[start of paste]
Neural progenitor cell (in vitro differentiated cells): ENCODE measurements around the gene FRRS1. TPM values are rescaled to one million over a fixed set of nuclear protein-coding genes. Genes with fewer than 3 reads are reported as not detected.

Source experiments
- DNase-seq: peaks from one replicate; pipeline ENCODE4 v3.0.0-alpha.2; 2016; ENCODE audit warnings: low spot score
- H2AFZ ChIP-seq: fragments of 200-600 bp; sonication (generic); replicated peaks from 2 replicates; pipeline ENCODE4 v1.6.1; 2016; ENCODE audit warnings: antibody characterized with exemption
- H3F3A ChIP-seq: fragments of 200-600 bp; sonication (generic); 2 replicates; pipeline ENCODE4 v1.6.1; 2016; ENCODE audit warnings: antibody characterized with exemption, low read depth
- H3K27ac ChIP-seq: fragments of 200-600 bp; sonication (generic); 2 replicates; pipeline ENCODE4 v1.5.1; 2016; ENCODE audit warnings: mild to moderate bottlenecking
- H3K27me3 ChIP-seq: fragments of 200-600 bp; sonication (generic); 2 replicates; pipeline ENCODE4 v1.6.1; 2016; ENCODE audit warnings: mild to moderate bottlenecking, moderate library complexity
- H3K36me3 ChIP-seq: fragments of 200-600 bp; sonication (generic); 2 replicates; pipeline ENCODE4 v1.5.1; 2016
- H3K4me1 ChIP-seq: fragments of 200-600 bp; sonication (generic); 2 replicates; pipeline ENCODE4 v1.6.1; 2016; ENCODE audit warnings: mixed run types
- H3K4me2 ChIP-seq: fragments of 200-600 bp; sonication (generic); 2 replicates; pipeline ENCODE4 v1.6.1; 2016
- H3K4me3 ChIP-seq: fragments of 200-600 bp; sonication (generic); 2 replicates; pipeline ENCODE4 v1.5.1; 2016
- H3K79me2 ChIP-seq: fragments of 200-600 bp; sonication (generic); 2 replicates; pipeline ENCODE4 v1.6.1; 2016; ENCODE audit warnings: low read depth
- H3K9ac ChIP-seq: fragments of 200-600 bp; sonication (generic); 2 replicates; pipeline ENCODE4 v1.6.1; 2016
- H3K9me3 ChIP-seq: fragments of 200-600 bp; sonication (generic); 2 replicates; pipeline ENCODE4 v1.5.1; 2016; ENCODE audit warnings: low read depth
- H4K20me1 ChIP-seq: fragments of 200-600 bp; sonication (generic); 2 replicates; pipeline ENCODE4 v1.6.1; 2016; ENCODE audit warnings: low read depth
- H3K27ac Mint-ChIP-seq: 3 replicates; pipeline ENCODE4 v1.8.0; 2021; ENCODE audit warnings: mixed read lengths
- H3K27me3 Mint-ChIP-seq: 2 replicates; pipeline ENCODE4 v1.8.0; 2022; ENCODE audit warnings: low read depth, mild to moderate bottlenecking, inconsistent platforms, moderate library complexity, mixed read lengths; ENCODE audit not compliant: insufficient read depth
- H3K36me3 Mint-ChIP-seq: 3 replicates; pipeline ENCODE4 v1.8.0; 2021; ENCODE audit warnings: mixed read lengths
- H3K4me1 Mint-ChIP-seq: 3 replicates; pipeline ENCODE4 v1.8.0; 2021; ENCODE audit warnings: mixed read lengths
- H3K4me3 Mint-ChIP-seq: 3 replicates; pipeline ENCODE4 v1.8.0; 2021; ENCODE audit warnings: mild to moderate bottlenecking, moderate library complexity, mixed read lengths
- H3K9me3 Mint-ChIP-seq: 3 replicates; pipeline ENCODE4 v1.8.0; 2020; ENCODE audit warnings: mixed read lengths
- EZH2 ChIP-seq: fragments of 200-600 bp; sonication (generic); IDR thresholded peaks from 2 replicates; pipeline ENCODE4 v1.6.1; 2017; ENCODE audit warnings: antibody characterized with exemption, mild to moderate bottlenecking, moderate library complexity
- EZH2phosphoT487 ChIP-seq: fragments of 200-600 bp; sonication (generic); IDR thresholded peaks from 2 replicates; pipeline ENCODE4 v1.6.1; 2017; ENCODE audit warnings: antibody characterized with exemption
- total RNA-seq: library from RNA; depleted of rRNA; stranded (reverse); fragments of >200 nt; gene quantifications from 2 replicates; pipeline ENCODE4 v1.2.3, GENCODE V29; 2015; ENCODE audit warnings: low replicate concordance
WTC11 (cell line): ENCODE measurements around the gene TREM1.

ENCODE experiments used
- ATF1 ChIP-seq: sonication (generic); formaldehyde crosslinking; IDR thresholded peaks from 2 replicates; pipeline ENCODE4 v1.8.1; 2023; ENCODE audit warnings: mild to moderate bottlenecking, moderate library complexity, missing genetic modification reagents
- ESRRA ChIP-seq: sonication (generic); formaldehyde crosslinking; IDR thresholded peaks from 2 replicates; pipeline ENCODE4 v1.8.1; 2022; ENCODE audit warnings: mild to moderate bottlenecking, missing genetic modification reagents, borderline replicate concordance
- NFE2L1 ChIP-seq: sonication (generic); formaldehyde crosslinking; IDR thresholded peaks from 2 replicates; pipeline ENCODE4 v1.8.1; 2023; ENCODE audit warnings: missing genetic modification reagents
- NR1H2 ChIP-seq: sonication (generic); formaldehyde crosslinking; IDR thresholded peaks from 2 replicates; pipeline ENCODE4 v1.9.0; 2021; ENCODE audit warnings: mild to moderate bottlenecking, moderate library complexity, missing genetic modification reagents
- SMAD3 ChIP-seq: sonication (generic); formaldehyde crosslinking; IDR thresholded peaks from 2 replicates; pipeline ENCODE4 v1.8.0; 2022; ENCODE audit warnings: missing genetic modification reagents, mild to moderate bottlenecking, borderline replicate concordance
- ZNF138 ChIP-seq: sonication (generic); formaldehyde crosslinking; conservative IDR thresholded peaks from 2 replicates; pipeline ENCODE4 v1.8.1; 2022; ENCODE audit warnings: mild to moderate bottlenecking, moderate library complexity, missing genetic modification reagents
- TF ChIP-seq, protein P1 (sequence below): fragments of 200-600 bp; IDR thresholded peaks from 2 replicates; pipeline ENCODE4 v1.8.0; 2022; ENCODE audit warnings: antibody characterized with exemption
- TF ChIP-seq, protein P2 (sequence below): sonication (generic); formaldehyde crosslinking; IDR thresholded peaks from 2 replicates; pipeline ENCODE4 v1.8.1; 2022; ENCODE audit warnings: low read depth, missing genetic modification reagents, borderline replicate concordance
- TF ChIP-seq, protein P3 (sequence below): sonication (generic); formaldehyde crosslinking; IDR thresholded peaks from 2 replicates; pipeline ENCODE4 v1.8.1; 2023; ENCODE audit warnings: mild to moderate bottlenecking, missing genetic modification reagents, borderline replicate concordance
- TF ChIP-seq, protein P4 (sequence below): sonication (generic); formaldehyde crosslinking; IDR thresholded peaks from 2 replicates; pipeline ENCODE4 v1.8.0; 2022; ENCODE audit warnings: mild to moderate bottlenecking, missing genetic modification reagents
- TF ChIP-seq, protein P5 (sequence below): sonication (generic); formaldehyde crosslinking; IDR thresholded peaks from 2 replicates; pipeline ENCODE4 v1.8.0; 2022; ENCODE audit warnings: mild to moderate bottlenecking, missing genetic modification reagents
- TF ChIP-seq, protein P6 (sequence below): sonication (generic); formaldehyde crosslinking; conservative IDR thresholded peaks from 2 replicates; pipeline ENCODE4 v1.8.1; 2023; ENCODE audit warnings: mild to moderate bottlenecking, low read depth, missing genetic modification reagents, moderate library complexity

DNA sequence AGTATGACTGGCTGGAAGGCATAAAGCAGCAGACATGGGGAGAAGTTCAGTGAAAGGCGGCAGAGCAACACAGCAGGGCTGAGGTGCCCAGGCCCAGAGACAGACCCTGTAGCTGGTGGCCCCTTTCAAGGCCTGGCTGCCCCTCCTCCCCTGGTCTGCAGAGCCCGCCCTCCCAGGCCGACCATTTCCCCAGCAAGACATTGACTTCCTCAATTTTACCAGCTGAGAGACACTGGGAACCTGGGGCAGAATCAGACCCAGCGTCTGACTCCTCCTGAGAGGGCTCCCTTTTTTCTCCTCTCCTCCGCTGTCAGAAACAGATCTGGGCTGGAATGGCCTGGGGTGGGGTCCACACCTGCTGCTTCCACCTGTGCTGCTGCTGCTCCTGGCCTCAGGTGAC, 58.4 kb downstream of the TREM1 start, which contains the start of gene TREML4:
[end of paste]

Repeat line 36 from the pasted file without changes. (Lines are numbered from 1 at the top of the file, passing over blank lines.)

- TF ChIP-seq, protein P4 (sequence below): sonication (generic); formaldehyde crosslinking; IDR thresholded peaks from 2 replicates; pipeline ENCODE4 v1.8.0; 2022; ENCODE audit warnings: mild to moderate bottlenecking, missing genetic modification reagents